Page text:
Nathan Cutler


Date::Holidays::CZ - Determine Czech holidays


  use Date::Holidays::CZ qw(holidays);
  my $svatky_ref = holidays();
  my @svatky     = @$svatky_ref;


This module exports a single function named holidays() which returns a list of Czech holidays in a given year.


Version 0.08


Czech names

The module knows about the following holidays (official names):

  obss Den obnovy samostatného českého státu
  veln Velikonoční neděle
  velp Velikonoční pondělí
  svpr Svátek práce
  devi Den vítězství
  cyme Den slovanských věrozvěstů Cyrila a Metoděje
  mhus Den upálení mistra Jana Husa
  wenc Den české státnosti
  vzcs Den vzniku samostatného československého státu
  bojs Den boje za svobodu a demokracii
  sted Štědrý den 
  van1 1. svátek vánoční
  van2 2. svátek vánoční

English names

The module knows about the following holidays (English names):

  obss Restoration Day of the Independent Czech State
  veln Easter Sunday
  velp Easter Monday
  svpr Labor Day
  dvit Liberation Day
  cyme Saints Cyril and Methodius Day
  mhus Jan Hus Day
  wenc Feast of St. Wenceslas (Czech Statehood Day)
  vzcs Independent Czechoslovak State Day
  bojs Struggle for Freedom and Democracy Day
  sted Christmas Eve
  van1 Christmas Day
  van2 Feast of St. Stephen



The list returned by holidays() consists of UNIX-Style timestamps in seconds since The Epoch. You may pass a strftime() style format string to get the dates in any format you desire:

  my $svatky_ref = holidays(FORMAT=>"%d.%m.%Y");

Here are a few examples to get you started:

  FORMAT=>"%d.%m.%Y"              25.12.2001
  FORMAT=>"%Y%m%d"                20011225
  FORMAT=>"%a, %B %d"             Tuesday, December 25

Please consult the manual page of strftime() for a complete list of available format definitions.

There is, however, one "proprietary" extension to the formats of strftime(): The format definition %# will print the internal abbreviation used for each holiday.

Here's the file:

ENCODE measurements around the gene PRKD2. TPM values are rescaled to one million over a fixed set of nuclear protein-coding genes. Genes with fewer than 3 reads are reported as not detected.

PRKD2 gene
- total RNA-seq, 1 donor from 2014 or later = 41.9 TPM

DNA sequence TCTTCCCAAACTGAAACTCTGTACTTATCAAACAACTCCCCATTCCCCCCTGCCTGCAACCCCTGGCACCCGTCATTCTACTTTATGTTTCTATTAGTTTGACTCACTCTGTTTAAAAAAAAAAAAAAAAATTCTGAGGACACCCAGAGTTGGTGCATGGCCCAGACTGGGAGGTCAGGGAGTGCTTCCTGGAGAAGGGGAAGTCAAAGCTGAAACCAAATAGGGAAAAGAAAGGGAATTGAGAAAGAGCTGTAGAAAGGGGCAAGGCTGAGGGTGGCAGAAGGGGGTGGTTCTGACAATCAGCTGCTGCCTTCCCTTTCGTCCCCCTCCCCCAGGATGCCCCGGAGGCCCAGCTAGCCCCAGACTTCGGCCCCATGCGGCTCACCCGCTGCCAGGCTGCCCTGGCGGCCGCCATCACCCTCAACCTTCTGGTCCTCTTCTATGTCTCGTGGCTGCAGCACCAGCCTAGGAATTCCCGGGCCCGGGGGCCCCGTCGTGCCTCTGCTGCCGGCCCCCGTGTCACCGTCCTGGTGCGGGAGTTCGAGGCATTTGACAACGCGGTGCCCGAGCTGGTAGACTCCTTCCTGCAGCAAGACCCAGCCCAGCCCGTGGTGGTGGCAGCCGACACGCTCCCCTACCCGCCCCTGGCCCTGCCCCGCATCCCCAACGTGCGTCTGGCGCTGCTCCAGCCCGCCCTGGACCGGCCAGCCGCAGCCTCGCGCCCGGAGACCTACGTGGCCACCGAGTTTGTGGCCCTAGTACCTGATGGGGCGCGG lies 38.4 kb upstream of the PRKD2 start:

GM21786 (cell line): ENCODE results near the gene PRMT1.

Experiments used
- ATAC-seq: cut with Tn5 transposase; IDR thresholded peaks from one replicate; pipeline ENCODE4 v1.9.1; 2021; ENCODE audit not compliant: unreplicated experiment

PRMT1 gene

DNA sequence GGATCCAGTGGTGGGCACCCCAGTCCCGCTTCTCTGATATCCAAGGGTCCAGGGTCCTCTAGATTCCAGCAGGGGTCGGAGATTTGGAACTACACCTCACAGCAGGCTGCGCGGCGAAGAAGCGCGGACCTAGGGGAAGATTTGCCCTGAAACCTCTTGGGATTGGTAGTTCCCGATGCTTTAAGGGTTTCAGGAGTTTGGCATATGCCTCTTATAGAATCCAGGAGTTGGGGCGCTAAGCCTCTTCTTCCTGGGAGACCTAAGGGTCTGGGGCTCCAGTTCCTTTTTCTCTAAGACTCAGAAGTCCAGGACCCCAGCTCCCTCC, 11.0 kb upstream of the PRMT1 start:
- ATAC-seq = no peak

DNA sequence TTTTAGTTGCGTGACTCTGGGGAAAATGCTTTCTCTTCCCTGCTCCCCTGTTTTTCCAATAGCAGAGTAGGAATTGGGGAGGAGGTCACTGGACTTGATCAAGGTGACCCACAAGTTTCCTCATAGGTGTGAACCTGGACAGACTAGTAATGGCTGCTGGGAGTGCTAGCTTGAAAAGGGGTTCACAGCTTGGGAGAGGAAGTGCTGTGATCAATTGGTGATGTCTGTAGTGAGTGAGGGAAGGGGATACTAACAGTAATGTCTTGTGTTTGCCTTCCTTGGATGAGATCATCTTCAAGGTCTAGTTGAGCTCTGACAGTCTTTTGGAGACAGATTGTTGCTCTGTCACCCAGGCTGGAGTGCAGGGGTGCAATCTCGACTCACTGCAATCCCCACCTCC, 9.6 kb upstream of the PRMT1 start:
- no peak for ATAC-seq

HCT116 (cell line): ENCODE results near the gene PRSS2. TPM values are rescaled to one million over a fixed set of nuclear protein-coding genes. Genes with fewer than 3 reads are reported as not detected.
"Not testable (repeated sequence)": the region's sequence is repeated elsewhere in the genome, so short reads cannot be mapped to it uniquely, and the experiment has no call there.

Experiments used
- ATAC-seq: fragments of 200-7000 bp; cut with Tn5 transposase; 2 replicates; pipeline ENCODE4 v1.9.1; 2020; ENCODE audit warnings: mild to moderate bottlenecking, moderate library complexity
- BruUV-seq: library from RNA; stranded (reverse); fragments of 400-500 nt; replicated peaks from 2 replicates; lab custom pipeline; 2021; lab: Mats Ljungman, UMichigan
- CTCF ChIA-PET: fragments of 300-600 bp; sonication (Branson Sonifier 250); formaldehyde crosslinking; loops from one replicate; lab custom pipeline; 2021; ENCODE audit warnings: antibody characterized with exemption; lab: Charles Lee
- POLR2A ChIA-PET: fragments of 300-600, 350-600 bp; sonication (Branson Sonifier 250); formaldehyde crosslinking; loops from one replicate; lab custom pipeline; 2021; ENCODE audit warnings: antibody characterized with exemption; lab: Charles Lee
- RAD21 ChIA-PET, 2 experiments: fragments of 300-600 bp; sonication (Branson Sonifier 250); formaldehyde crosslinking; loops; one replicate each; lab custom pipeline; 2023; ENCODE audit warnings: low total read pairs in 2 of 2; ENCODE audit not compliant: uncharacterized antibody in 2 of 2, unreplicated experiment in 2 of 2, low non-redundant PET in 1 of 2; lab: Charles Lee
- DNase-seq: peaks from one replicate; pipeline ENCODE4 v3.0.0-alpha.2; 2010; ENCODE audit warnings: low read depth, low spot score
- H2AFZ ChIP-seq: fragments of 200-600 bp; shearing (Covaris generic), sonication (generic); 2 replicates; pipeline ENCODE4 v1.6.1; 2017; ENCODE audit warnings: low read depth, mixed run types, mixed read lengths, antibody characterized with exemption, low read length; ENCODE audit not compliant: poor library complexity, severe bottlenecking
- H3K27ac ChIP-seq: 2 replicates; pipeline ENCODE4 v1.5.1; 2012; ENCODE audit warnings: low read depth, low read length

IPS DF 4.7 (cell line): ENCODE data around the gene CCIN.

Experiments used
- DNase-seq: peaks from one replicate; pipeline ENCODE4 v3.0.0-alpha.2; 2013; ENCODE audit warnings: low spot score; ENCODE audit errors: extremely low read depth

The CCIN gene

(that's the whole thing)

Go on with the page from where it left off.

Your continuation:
FORMAT=>"%#:%d.%m"              van1:25.12.

As the module doesn't want to deal with i18n issues, you'll have to find your own way to translate the aliases into your local language. See the example/ script included in the distribution to get the idea.


By default, holidays() returns the holidays for the current year. Specify a year as follows:

  my $svatky_ref = holidays(YEAR=>2004);


By default, holidays() includes Holidays that occur on weekends in its listing.

To disable this behaviour, set the WEEKENDS option to 0:

  my $svatky_ref = holidays(WEEKENDS=>0);


Get all holidays in 2004, except those that occur on weekends. Return the date list in human readable format:

  my $feiertage_ref = holidays( FORMAT   => "%a, %d.%m.%Y",
                                WEEKENDS => 0,
                                YEAR     => 2004,


Uses Date::Calc 5.0 for all calculations. Makes use of the POSIX and Time::Local modules from the standard Perl distribution.



Returns a list of Czech holidays in a given year.


If you run into a miscalculation, need some sort of feature or an additional holiday, or if you know of any new changes to our funky holiday situation, please drop the author a note.

Patches are welcome. If you can, please fork the project on github to submit your change:


The authority for Czech holidays is the Parliament of the Czech Republic, which sets the holidays by decree of law.

The official list of list of Czech holidays is available at:


Date::Calc works with year, month and day numbers exclusively. Even though this module uses Date::Calc for all calculations, it represents the calculated holidays as UNIX timestamps (seconds since The Epoch) to allow for more flexible formatting. This limits the range of years to work on to the years from 1972 to 2037.

Date::Holidays::CZ is not configurable. Holiday changes don't come overnight and a new module release can be rolled out within a single day.


Nathan Cutler <>


perl, Date::Calc.

1 POD Error

The following errors were encountered while parsing the POD:

Around line 54:

Non-ASCII character seen before =encoding in 'samostatného'. Assuming UTF-8